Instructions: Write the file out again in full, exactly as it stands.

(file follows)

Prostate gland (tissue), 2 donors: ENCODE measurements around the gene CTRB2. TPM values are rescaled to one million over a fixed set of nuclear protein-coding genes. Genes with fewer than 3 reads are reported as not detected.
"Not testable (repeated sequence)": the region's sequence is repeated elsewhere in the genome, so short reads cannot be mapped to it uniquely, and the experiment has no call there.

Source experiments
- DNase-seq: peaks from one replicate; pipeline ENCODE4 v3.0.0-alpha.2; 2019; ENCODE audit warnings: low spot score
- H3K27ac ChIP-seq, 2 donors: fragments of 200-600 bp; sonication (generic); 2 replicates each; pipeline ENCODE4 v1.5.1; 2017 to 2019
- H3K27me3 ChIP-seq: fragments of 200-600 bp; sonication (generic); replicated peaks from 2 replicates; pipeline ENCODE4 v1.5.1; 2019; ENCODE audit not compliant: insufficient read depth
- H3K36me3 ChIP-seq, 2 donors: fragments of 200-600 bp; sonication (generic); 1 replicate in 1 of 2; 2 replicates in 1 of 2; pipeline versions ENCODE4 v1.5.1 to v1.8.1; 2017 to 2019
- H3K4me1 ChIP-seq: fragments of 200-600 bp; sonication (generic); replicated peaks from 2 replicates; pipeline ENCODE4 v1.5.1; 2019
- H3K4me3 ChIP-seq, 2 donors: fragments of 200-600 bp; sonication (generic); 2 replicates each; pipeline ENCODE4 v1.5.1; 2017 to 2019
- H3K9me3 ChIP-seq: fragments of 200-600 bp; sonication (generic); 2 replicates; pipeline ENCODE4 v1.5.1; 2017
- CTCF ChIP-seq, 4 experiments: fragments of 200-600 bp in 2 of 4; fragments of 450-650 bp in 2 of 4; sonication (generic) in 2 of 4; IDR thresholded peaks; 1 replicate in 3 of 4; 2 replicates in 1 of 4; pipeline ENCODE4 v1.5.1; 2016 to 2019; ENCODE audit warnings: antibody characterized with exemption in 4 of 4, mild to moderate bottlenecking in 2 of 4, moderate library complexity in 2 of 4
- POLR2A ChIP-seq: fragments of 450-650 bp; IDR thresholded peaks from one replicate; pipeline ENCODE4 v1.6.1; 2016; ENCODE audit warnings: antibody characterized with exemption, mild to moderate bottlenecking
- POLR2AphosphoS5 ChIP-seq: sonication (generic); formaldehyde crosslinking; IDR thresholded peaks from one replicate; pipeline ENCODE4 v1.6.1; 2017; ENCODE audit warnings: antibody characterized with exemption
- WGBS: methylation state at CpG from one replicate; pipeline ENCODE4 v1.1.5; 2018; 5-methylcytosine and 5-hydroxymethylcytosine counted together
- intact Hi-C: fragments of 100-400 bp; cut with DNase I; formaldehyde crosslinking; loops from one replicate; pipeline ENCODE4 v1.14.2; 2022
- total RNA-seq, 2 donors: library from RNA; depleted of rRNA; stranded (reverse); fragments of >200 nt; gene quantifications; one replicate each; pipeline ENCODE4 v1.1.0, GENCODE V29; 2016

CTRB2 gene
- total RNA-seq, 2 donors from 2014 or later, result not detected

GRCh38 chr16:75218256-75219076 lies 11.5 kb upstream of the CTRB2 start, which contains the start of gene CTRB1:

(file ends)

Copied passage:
Prostate gland (tissue), 2 donors: ENCODE measurements around the gene CTRB2. TPM values are rescaled to one million over a fixed set of nuclear protein-coding genes. Genes with fewer than 3 reads are reported as not detected.
"Not testable (repeated sequence)": the region's sequence is repeated elsewhere in the genome, so short reads cannot be mapped to it uniquely, and the experiment has no call there.

Source experiments
- DNase-seq: peaks from one replicate; pipeline ENCODE4 v3.0.0-alpha.2; 2019; ENCODE audit warnings: low spot score
- H3K27ac ChIP-seq, 2 donors: fragments of 200-600 bp; sonication (generic); 2 replicates each; pipeline ENCODE4 v1.5.1; 2017 to 2019
- H3K27me3 ChIP-seq: fragments of 200-600 bp; sonication (generic); replicated peaks from 2 replicates; pipeline ENCODE4 v1.5.1; 2019; ENCODE audit not compliant: insufficient read depth
- H3K36me3 ChIP-seq, 2 donors: fragments of 200-600 bp; sonication (generic); 1 replicate in 1 of 2; 2 replicates in 1 of 2; pipeline versions ENCODE4 v1.5.1 to v1.8.1; 2017 to 2019
- H3K4me1 ChIP-seq: fragments of 200-600 bp; sonication (generic); replicated peaks from 2 replicates; pipeline ENCODE4 v1.5.1; 2019
- H3K4me3 ChIP-seq, 2 donors: fragments of 200-600 bp; sonication (generic); 2 replicates each; pipeline ENCODE4 v1.5.1; 2017 to 2019
- H3K9me3 ChIP-seq: fragments of 200-600 bp; sonication (generic); 2 replicates; pipeline ENCODE4 v1.5.1; 2017
- CTCF ChIP-seq, 4 experiments: fragments of 200-600 bp in 2 of 4; fragments of 450-650 bp in 2 of 4; sonication (generic) in 2 of 4; IDR thresholded peaks; 1 replicate in 3 of 4; 2 replicates in 1 of 4; pipeline ENCODE4 v1.5.1; 2016 to 2019; ENCODE audit warnings: antibody characterized with exemption in 4 of 4, mild to moderate bottlenecking in 2 of 4, moderate library complexity in 2 of 4
- POLR2A ChIP-seq: fragments of 450-650 bp; IDR thresholded peaks from one replicate; pipeline ENCODE4 v1.6.1; 2016; ENCODE audit warnings: antibody characterized with exemption, mild to moderate bottlenecking
- POLR2AphosphoS5 ChIP-seq: sonication (generic); formaldehyde crosslinking; IDR thresholded peaks from one replicate; pipeline ENCODE4 v1.6.1; 2017; ENCODE audit warnings: antibody characterized with exemption
- WGBS: methylation state at CpG from one replicate; pipeline ENCODE4 v1.1.5; 2018; 5-methylcytosine and 5-hydroxymethylcytosine counted together
- intact Hi-C: fragments of 100-400 bp; cut with DNase I; formaldehyde crosslinking; loops from one replicate; pipeline ENCODE4 v1.14.2; 2022
- total RNA-seq, 2 donors: library from RNA; depleted of rRNA; stranded (reverse); fragments of >200 nt; gene quantifications; one replicate each; pipeline ENCODE4 v1.1.0, GENCODE V29; 2016

CTRB2 gene
- total RNA-seq, 2 donors from 2014 or later, result not detected

GRCh38 chr16:75218256-75219076 lies 11.5 kb upstream of the CTRB2 start, which contains the start of gene CTRB1: